| |--V. obliqua Meek & Hayden 1857TTE93
| |--V. pygmaea (Böttger 1880)SS10 [incl. Zonites crystallina contracta Westerlund 1873SS10, V. contractaBP90]
| |--V. riedelianaGN12
| |--V. subrimata (Reinhardt 1871)NB19
| `--V. trolli (Wagner 1922)NB19
|--Lindbergia Riedel 1959NB19
| |--L. beroni Riedel 1984NB19
| |--L. orbicularis (Riedel 1962)NB19
| |--L. pageti Riedel 1968G08
| |--L. parnonensis Gittenberger 2008G08
| |--L. pinteri Riedel 1981NB19
| |--L. pseudoillyrica Riedel 1960NB19
| |--L. spiliaenymphus Riedel 1959NB19
| `--L. stylokamarae Riedel 1981NB19
|--Gollumia Riedel 1988NB19
|--Hawaiia Gude 1911NB19 [incl. Johannesoconcha Preston 1913SS10, Magillivrayella Preston 1913SS10]
| `--H. minuscula (Binney 1840) (see below for synonymy)SS10
|--Spinophallus Riedel 1962NB19
|--Gyralina Andreae 1902NB19
|--Troglovitrea Negrea & Riedel 1968NB19
`--Taurinellushka Balashov 2014NB19

Hawaiia minuscula (Binney 1840) [=Helix minuscula; incl. Magillirayella crystallina Preston 1913, Helix kawaiensis Pfeiffer in Reeve 1854, *Hawaiia kawaiensis, Johannesoconcha multivolva Preston 1913, Helix (Patula) unwini Brzier 1889]SS10

*Type species of generic name indicated

References

[BR05] Bouchet, P., & J.-P. Rocroi. 2005. Classification and nomenclator of gastropod families. Malacologia 47 (1–2): 1–397.

[BR17] Bouchet, P., J.-P. Rocroi, B. Hausdorf, A. Kaim, Y. Kano, A. Nützel, P. Parkhaev, M. Schrödl & E. E. Strong. 2017. Revised classification, nomenclator and typification of gastropod and monoplacophoran families. Malacologia 61 (1–2): 1–526.

[BP90] Burch, J. B., & T. A. Pearce. 1990. Terrestrial Gastropoda. In: Dindal, D. L. (ed.) Soil Biology Guide pp. 201–309. John Wiley & Sones: New York.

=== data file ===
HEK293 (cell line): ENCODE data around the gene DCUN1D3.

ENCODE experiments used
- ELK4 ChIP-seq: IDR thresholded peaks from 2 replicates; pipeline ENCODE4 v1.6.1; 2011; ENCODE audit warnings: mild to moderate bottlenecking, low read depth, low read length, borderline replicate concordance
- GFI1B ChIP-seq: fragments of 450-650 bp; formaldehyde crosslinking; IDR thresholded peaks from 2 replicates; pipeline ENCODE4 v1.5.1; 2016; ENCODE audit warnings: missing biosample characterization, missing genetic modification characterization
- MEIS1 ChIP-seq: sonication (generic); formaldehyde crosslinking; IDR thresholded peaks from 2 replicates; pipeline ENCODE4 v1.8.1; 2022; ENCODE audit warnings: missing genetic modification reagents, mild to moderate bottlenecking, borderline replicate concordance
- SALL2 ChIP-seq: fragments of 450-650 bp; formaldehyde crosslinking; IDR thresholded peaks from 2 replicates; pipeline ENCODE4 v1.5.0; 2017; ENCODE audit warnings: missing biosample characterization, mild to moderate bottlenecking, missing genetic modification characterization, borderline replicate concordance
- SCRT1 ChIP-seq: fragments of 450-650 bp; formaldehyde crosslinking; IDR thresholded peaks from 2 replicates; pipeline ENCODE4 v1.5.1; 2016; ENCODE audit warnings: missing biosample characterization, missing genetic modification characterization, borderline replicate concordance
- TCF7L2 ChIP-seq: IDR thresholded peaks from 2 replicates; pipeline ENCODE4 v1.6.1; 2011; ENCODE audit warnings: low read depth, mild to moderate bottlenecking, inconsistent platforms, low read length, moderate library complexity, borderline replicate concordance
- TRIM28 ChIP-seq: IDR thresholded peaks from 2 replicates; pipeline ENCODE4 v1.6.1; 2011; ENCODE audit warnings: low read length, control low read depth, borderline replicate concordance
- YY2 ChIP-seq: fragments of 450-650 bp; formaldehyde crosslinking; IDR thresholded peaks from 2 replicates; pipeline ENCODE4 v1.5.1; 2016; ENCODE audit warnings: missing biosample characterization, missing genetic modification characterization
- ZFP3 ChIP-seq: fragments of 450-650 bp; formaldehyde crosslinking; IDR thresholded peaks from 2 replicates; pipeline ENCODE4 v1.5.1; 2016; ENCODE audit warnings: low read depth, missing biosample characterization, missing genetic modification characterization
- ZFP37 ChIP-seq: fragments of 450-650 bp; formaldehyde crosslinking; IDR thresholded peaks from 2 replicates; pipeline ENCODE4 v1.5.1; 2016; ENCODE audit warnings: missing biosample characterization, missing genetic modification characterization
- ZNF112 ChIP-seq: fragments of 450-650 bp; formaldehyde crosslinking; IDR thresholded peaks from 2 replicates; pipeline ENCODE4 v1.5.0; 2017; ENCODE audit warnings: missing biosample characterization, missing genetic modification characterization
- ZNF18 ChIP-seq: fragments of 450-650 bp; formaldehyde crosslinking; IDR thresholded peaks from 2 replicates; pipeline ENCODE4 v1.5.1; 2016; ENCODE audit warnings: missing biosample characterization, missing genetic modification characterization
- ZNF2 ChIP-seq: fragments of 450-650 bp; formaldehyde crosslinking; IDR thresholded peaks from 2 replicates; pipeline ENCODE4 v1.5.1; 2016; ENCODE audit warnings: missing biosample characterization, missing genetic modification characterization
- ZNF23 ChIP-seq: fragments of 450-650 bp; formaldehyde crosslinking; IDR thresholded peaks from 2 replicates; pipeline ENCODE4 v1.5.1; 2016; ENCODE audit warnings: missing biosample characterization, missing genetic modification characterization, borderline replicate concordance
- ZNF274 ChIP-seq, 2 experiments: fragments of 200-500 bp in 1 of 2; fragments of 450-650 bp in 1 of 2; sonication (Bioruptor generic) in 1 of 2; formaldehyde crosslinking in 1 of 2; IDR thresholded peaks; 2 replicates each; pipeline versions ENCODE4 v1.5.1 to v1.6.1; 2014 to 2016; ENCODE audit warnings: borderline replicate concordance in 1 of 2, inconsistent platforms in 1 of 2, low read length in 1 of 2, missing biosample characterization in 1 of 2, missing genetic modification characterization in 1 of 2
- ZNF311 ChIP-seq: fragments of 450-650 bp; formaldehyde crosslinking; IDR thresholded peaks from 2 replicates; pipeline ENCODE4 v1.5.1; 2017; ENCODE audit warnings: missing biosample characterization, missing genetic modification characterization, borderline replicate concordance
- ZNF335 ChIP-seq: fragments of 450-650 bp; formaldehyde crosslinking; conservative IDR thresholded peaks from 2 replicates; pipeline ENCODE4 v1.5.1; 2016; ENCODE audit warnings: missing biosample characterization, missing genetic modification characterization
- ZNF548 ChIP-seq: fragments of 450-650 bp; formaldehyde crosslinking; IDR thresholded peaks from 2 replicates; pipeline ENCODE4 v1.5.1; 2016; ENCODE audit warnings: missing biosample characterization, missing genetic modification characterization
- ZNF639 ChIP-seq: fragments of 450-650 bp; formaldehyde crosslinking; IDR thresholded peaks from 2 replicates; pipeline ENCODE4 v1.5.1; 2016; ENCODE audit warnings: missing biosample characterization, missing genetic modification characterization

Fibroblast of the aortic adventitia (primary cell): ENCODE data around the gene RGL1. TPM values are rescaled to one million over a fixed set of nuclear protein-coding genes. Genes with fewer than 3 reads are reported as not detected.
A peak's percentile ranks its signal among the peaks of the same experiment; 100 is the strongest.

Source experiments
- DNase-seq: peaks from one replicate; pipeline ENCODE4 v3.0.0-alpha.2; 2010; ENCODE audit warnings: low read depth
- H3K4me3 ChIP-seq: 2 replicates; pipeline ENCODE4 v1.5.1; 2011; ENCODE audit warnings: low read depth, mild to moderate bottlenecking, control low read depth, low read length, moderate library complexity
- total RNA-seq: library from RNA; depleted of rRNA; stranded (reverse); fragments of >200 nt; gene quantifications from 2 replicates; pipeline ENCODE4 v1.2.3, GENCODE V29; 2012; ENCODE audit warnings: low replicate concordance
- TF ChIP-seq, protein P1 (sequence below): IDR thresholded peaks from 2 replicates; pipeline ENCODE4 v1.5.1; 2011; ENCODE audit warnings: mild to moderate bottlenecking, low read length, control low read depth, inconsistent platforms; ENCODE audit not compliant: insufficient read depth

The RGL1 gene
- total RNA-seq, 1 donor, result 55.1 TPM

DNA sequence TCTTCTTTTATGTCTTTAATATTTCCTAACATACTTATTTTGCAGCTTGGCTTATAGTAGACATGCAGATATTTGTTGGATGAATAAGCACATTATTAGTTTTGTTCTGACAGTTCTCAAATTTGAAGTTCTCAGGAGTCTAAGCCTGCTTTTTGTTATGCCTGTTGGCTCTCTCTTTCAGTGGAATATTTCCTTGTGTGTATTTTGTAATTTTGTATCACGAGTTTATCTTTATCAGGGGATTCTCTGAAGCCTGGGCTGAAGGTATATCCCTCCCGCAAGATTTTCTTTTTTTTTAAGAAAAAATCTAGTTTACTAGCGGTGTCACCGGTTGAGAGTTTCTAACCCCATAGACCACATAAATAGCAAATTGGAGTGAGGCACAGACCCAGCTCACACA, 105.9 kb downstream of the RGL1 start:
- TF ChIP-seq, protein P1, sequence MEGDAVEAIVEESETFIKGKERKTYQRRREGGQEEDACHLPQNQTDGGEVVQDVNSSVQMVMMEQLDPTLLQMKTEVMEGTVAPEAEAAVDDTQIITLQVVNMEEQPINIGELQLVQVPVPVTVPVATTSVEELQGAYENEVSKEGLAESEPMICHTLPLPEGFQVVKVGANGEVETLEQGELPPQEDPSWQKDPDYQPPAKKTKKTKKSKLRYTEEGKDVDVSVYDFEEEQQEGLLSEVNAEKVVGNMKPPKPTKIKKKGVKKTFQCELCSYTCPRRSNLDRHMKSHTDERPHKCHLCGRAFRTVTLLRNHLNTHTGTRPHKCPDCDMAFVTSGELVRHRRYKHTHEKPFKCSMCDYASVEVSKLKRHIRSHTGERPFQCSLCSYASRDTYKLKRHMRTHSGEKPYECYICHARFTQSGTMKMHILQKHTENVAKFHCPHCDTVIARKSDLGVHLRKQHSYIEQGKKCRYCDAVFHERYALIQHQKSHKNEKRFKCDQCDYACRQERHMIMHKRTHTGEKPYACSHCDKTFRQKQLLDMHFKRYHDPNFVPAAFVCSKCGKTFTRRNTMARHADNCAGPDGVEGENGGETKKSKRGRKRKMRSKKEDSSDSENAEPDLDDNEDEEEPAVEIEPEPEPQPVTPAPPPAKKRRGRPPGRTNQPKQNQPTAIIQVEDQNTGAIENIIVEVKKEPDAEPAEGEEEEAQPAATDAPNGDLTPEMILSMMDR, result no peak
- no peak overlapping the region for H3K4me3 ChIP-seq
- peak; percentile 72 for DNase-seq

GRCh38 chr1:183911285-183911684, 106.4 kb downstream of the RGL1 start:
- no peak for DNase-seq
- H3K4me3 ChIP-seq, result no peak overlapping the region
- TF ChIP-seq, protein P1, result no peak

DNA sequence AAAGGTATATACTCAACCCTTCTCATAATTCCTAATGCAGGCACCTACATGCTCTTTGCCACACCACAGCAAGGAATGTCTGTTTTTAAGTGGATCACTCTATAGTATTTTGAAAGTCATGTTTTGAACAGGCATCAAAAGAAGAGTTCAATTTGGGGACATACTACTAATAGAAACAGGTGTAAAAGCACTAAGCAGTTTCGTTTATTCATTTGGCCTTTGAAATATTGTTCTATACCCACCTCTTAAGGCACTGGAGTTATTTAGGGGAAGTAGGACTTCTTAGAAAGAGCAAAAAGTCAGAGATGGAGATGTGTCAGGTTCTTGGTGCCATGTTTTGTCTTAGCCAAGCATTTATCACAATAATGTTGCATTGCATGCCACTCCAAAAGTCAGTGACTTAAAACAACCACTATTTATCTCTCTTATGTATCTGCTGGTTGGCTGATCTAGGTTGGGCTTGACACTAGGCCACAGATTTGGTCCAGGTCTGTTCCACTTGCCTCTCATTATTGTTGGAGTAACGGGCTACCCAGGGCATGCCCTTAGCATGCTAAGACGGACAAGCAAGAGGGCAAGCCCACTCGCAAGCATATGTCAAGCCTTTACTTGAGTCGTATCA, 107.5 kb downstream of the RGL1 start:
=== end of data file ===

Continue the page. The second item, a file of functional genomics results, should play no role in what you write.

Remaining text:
[G08] Gittenberger, E. 2008. Two problematic, troglophilous gastropods from the Peloponnese, Greece (Gastropoda: Pulmonata: Zonitidae). Zoologische Mededelingen 82 (28): 275–280.

[G40] Gray, J. E. 1840. A Manual of the Land and Fresh-water Shells of the British Islands, with figures of each of the kinds. By William Turton, M.D. A new edition, thoroughly revised and much enlarged. Longman, Orme, Brown, Green, and Longmans: London.

[GN12] Gümüș, B. A., & E. Neubert. 2012. New taxa of terrestrial molluscs from Turkey (Gastropoda, Pristilomatidae, Enidae, Hygromiidae, Helicidae). ZooKeys 171: 17–37.

Hausdorf, B. 1998. Phylogeny of the Limacoidea sensu lato (Gastropoda: Stylommatophora). Journal of Molluscan Studies 64 (1): 35–66.

Hausdorf, B. 2000. Biogeography of the Limacoidea sensu lato (Gastropoda: Stylommatophora): vicariance events and long-distance dispersal. Journal of Biogeography 27: 379–390.

[NB19] Nardi, G., A. Braccia, S. Cianfanelli & M. Bodon. 2019. Revision of the systematic position of Lindbergia garganoensis Gittenberger & Eikenboom, 2006, with reassignment to Vitrea Fitzinger, 1833 (Gastropoda, Eupulmonata, Pristilomatidae). Basteria 83 (1–3): 19–28.

[P15] Pilsbry, H. A. 1915. Mollusca of the southwestern states, VI: the Hacheta Grande, Florida, and Peloncillo Mountains, New Mexico. Proceedings of the Academy of Natural Sciences of Philadelphia 67 (2): 323–350, pls 5–7.

[SS10] Stanisic, J., M. Shea, D. Potter & O. Griffiths. 2010. Australian Land Snails vol. 1. A. field guide to eastern Australian species. Bioculture Press: Mauritius.

[TTE93] Tracey, S., J. A. Todd & D. H. Erwin. 1993. Mollusca: Gastropoda. In: Benton, M. J. (ed.) The Fossil Record 2 pp. 131–167. Chapman & Hall: London.